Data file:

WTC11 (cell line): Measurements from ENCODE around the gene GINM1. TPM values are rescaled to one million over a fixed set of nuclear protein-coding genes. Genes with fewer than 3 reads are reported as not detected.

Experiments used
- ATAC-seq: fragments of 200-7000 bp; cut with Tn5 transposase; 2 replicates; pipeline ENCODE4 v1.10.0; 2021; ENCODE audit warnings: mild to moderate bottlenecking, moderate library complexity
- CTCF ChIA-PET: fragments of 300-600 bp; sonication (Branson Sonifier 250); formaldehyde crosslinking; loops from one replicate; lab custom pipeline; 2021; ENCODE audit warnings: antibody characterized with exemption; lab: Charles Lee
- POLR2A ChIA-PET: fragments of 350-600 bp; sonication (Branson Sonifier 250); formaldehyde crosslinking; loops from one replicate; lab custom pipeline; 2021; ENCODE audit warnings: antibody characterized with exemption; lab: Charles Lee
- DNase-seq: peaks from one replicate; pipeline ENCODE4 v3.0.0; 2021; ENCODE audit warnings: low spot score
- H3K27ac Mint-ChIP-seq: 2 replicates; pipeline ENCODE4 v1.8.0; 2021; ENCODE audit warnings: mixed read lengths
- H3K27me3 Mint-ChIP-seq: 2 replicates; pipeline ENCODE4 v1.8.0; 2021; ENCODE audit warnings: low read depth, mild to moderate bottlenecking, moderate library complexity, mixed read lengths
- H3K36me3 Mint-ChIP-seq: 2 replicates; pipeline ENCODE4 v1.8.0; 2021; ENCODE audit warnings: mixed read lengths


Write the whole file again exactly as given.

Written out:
WTC11 (cell line): Measurements from ENCODE around the gene GINM1. TPM values are rescaled to one million over a fixed set of nuclear protein-coding genes. Genes with fewer than 3 reads are reported as not detected.

Experiments used
- ATAC-seq: fragments of 200-7000 bp; cut with Tn5 transposase; 2 replicates; pipeline ENCODE4 v1.10.0; 2021; ENCODE audit warnings: mild to moderate bottlenecking, moderate library complexity
- CTCF ChIA-PET: fragments of 300-600 bp; sonication (Branson Sonifier 250); formaldehyde crosslinking; loops from one replicate; lab custom pipeline; 2021; ENCODE audit warnings: antibody characterized with exemption; lab: Charles Lee
- POLR2A ChIA-PET: fragments of 350-600 bp; sonication (Branson Sonifier 250); formaldehyde crosslinking; loops from one replicate; lab custom pipeline; 2021; ENCODE audit warnings: antibody characterized with exemption; lab: Charles Lee
- DNase-seq: peaks from one replicate; pipeline ENCODE4 v3.0.0; 2021; ENCODE audit warnings: low spot score
- H3K27ac Mint-ChIP-seq: 2 replicates; pipeline ENCODE4 v1.8.0; 2021; ENCODE audit warnings: mixed read lengths
- H3K27me3 Mint-ChIP-seq: 2 replicates; pipeline ENCODE4 v1.8.0; 2021; ENCODE audit warnings: low read depth, mild to moderate bottlenecking, moderate library complexity, mixed read lengths
- H3K36me3 Mint-ChIP-seq: 2 replicates; pipeline ENCODE4 v1.8.0; 2021; ENCODE audit warnings: mixed read lengths